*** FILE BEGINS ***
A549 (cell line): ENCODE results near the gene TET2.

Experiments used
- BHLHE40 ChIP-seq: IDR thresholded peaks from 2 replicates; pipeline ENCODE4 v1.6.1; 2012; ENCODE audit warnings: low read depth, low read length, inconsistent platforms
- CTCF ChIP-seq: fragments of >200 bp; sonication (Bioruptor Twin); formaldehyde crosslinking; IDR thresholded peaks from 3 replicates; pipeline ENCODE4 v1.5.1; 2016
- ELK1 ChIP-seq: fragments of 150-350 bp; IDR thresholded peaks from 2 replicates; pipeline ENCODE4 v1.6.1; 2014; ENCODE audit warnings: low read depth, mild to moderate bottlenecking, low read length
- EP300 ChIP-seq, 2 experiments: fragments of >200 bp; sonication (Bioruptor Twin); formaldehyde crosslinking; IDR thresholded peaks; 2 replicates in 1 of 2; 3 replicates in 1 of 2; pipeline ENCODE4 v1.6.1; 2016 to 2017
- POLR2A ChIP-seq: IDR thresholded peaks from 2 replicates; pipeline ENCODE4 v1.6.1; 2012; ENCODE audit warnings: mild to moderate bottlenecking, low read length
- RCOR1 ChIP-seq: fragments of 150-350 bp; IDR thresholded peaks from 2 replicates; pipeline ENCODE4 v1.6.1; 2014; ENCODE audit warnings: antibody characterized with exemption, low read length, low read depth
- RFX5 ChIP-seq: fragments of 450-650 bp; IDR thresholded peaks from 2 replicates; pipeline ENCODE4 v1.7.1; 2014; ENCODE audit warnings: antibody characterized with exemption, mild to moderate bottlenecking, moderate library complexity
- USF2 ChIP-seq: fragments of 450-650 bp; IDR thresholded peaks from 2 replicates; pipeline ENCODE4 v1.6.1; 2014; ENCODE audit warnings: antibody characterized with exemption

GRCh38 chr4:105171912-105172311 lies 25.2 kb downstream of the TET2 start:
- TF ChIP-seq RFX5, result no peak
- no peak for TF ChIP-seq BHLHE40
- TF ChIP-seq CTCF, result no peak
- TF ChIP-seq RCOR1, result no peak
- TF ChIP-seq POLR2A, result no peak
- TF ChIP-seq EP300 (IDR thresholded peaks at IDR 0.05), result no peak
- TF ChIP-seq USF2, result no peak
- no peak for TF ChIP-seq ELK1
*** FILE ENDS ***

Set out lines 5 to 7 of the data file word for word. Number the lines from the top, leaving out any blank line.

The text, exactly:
- ELK1 ChIP-seq: fragments of 150-350 bp; IDR thresholded peaks from 2 replicates; pipeline ENCODE4 v1.6.1; 2014; ENCODE audit warnings: low read depth, mild to moderate bottlenecking, low read length
- EP300 ChIP-seq, 2 experiments: fragments of >200 bp; sonication (Bioruptor Twin); formaldehyde crosslinking; IDR thresholded peaks; 2 replicates in 1 of 2; 3 replicates in 1 of 2; pipeline ENCODE4 v1.6.1; 2016 to 2017
- POLR2A ChIP-seq: IDR thresholded peaks from 2 replicates; pipeline ENCODE4 v1.6.1; 2012; ENCODE audit warnings: mild to moderate bottlenecking, low read length